But, I’m a true believer in ‘me time’, self-care is doing what we NEED to do for ourselves. I had someone criticize me years ago with some sort of “oh, you have too much time on your hands” in regards to something fun I was working on for myself. BITCH, PLEASE.

    Liked by 1 person

    1. Shit purging is SO good. Almost better than soul homework!
      I am not good at journaling either! This is why this kind of shit purging is so much better. I learned that thoughts are liars which is why this is so good. Getting rid of those liars. By the way, that show you recommended? In and Of Itself? It tied in PERFECTLY with the thoughts are liars mentality.

      As needed is perfect! Do it as you need it. Like I told Rita in the comments, in the five years I was in perimenopause I read maybe two or three books? So this has been an amazing journey if only to get me reading books again. If I stop tomorrow, I feel like it was enough. But I won’t stop because I love doing it so much. The day it feels like a chore, I will quit.

      BITCH PLEASE, will be my response from now on. YES!

      Liked by 1 person

  9. Just a quick de-lurk to say thank you for the self-care encouragement and book recs. I’ve fallen out of my morning contemplation routine in recent months. A nourishing book may be just what I need to restart my routine. I’ve requested Ms Williamson’s book from our local library.

    Liked by 1 person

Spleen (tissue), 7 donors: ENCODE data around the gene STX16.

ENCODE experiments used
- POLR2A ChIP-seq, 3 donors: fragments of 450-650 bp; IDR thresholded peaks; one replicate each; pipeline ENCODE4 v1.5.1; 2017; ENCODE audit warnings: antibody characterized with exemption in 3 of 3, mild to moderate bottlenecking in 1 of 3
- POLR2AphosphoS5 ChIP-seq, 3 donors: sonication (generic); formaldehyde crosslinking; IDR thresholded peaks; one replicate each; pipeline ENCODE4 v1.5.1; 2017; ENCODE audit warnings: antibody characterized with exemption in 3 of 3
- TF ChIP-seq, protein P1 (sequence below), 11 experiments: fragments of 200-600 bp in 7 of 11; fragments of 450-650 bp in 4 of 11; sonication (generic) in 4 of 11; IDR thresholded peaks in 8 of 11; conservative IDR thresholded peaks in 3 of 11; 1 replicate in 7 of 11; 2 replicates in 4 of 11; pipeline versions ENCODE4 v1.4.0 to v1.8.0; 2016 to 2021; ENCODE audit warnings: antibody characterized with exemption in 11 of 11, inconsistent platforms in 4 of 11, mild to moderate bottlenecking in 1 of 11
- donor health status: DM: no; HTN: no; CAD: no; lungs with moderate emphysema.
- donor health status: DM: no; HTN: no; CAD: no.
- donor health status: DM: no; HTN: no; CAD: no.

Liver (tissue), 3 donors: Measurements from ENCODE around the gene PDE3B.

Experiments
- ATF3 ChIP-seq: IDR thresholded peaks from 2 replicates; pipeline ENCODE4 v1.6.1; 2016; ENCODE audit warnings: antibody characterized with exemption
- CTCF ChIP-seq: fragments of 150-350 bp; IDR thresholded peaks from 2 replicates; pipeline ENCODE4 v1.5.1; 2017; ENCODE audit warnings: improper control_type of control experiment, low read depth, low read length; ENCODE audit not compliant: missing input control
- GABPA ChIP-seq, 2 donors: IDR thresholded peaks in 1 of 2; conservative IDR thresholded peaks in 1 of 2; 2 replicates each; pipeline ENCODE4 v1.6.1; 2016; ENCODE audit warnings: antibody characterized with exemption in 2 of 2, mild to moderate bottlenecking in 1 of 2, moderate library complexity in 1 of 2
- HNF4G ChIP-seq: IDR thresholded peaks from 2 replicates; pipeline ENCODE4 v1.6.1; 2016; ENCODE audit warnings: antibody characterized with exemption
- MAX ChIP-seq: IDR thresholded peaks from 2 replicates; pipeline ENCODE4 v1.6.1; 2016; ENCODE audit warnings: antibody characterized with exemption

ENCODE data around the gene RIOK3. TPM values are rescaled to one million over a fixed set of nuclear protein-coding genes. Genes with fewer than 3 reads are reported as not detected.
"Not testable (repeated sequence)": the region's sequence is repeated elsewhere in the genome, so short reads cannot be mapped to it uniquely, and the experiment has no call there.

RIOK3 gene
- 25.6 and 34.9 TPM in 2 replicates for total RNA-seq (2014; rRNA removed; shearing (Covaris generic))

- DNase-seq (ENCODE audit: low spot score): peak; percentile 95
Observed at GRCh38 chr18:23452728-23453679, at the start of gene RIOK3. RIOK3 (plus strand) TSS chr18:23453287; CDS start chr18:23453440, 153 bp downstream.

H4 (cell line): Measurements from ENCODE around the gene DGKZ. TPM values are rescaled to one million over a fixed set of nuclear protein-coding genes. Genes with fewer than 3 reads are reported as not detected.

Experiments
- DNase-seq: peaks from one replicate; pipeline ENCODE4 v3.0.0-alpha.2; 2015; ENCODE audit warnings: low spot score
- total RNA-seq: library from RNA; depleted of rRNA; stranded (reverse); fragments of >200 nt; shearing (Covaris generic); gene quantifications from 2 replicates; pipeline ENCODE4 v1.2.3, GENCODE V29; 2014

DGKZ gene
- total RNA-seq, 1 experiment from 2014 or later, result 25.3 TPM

10. Well I have a space now, and nothing but time, and since starting to read this post I know know what manifesting even is…so I suppose I am running out of excuses!

    Liked by 1 person

  11. No surprise, I am reading this post at a time when I need it the most, and am most open to digesting it. I’ve been thinking about this exact thing for a while now, and my whole mind mind, body, and spirit has been begging me to make the time to do it. I need to purge the thoughts, I need to read the books, and I need to give myself the hour. Thank you for writing this! And for being an amazing human being.

    Liked by 1 person

    1. So I just wrote a post today about mental health and I am now understanding that not only did I need this soul homework for me, I also needed it for my girls. To help them with tough conversations and with life in general. I would have crumbled with these conversations before; old me wouldn’t have been able to deal, for one reason or another. Now I can because of all I have learned about myself. Who knew that you could gain this much insight from library books? Well, that and also being on a kickass antidepressant for the first time in my life. My own mental health was screaming for it for many years. It’s like I finally feel at home in my own body for the first time in my life. 😉

      PURGE THOSE THOUGHTS, Ani. I swear TG, I do this daily. If you read some of the shit I wrote in there, you would laugh at me. But it’s all good! Get that shit out of my brain.

      Like